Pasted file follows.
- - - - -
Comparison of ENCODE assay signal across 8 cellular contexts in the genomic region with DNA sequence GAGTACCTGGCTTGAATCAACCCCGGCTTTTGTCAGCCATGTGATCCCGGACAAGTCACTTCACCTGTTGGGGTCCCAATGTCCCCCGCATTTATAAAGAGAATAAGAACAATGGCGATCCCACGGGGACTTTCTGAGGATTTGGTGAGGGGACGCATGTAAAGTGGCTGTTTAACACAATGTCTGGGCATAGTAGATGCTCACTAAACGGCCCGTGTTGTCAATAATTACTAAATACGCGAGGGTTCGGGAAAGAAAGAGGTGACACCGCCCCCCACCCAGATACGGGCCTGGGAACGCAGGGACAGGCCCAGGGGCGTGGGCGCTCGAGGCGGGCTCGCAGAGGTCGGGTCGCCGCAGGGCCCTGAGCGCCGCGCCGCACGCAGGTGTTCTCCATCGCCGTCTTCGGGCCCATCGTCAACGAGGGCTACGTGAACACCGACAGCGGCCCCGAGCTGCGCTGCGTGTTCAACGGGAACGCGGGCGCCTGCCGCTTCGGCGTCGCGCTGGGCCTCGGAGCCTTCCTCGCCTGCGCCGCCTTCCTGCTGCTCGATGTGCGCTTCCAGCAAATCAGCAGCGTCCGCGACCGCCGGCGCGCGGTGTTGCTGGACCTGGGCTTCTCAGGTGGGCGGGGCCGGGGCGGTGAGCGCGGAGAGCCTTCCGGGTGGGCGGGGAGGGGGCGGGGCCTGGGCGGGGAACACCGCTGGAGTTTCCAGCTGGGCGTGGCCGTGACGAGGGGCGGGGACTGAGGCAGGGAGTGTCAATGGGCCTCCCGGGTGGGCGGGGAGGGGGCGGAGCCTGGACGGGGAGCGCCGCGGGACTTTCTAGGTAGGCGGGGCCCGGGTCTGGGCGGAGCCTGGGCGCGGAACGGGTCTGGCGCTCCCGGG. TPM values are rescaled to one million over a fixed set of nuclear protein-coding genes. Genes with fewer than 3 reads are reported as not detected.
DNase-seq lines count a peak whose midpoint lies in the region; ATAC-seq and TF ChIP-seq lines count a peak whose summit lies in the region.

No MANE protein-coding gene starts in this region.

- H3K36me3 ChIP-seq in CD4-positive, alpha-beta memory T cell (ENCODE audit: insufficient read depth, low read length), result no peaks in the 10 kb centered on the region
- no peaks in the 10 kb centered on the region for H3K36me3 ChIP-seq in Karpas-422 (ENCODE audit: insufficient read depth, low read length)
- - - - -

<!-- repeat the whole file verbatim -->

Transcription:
Comparison of ENCODE assay signal across 8 cellular contexts in the genomic region with DNA sequence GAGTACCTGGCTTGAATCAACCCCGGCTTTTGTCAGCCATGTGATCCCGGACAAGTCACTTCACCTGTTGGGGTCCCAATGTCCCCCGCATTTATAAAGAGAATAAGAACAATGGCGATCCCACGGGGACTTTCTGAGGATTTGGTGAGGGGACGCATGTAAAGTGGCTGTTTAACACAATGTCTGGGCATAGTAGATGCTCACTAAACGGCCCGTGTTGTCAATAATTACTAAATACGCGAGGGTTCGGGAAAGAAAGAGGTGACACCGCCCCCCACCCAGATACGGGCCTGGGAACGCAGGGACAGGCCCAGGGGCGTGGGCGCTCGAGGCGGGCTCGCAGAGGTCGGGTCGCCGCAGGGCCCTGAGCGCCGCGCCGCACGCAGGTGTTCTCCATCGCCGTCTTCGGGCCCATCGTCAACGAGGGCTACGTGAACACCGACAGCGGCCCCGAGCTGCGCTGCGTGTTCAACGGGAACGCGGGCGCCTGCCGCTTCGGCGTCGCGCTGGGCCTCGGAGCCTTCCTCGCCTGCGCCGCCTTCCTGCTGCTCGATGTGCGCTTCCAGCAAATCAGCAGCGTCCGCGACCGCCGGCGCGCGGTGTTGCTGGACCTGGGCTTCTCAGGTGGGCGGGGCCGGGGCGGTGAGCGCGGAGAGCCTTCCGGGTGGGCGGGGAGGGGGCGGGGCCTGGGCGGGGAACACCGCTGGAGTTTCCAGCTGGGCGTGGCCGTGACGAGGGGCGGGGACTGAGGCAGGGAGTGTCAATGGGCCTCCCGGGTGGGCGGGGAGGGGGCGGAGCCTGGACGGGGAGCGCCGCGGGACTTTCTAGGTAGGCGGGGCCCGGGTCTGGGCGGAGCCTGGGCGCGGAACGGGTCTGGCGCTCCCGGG. TPM values are rescaled to one million over a fixed set of nuclear protein-coding genes. Genes with fewer than 3 reads are reported as not detected.
DNase-seq lines count a peak whose midpoint lies in the region; ATAC-seq and TF ChIP-seq lines count a peak whose summit lies in the region.

No MANE protein-coding gene starts in this region.

- H3K36me3 ChIP-seq in CD4-positive, alpha-beta memory T cell (ENCODE audit: insufficient read depth, low read length), result no peaks in the 10 kb centered on the region
- no peaks in the 10 kb centered on the region for H3K36me3 ChIP-seq in Karpas-422 (ENCODE audit: insufficient read depth, low read length)